There are worse things than having to choose between multiple jobs -- namely, unemployment. Even in a tight job market, however, you have to consider certain specifics before committing yourself to a position. Dissatisfaction with your job not only decreases your productivity, it can also lead to burnout, stress, depression and other related health conditions. Even when the consequences aren't as dire, choosing the right job is still important to your professional development.
Salary may not be everything, but it’s still an important factor when you’re deciding on a job. Think about how much you need to make to pay your various expenses and determine if you require benefits such as health insurance or retirement options. For instance, you may be more willing to take lower pay if the job offers excellent benefits, or you may be comfortable with few or no benefits in exchange for better pay. Specifics such as employer match for retirement accounts or the percentage of insurance premiums the company covers are also significant considerations. Depending on the company’s policies, you might even be able to negotiate your compensation to fit your needs.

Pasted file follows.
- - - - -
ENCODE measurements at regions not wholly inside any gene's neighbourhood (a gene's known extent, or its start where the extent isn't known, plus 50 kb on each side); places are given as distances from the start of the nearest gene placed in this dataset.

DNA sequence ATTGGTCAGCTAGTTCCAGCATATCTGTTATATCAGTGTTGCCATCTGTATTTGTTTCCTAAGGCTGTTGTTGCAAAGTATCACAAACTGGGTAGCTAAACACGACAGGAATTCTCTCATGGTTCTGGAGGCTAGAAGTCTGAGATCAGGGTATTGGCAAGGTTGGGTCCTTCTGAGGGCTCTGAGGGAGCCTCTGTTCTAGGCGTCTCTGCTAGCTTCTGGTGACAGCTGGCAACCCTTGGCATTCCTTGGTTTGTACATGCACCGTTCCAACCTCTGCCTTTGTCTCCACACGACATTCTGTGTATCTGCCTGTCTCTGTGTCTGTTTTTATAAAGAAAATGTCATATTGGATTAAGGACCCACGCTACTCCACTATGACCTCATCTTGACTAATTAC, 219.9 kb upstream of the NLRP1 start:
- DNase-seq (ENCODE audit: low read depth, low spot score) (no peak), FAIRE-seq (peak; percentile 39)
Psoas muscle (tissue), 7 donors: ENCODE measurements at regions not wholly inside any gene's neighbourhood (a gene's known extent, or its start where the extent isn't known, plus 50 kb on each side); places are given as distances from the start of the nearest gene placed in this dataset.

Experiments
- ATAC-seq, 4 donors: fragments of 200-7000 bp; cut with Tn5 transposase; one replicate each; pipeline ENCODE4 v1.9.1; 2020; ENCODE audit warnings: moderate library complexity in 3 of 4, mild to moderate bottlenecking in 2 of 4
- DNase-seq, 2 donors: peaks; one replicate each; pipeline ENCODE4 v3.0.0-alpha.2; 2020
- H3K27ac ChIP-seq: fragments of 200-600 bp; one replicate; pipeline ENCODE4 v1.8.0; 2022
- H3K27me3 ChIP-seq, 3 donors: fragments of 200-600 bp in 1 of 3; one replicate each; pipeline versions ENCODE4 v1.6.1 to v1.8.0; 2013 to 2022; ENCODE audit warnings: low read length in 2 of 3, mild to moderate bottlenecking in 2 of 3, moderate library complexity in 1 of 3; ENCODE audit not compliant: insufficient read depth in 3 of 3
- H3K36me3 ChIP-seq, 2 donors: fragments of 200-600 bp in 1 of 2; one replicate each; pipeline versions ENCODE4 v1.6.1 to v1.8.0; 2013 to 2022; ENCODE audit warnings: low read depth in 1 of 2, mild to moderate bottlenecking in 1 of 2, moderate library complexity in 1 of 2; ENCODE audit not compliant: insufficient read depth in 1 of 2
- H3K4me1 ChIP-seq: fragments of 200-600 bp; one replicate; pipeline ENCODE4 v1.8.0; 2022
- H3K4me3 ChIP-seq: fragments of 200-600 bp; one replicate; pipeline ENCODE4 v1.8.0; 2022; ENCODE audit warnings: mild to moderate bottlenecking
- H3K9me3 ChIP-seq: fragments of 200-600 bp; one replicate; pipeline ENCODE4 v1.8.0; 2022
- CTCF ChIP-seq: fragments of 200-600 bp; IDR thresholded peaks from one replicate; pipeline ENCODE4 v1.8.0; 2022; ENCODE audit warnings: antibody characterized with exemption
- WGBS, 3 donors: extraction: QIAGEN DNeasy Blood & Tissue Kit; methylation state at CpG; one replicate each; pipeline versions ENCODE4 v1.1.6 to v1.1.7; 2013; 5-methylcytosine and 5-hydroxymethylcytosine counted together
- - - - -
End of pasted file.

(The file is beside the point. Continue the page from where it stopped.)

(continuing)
One of the most important considerations you need to contemplate is the type of work you want to do. Are you more interested in working with customers by making sales and solving problems or do you want to stay behind the scenes doing creative tasks, providing administrative support or developing business strategies? You also need to examine whether you work best under supervision or in teams, or if you thrive with more autonomy and individual projects.
Long-term vs. Short-term
If you like the freedom of moving around every few years or are in a temporary situation such as college, you may want to opt for a short-term job such as temping or seasonal work. Choose a job that has long-term potential, however, if you’re supporting a family or want to start establishing a career. Ultimately, deciding between these two options depends on the amount of job stability and security you require.
Determining the likelihood of moving up in the company may not be as important if you’re only interested in short-term employment, but it benefits career seekers to think about the possibility of job advancement. This often depends on the size of the company as well as its policy of promoting from within. You can find this information during job interviews or by asking current employees about the company’s advancement process. Even if the job itself doesn’t present any advancement opportunities, consider whether the position can boost your skills and experience to help you get higher-level jobs in the future.
Considering the specifics of how you’ll get to work can also help you narrow down your employment choices. If you use public transportation, you’ll have to make sure the job you choose is accessible, but if you rely on a car, you’ll have to think about fuel cost as well as wear and tear on your vehicle. No matter how you get to work, think about how long it will take you, how much it will cost and, if the commute is lengthy, whether the job or the pay is actually worth it.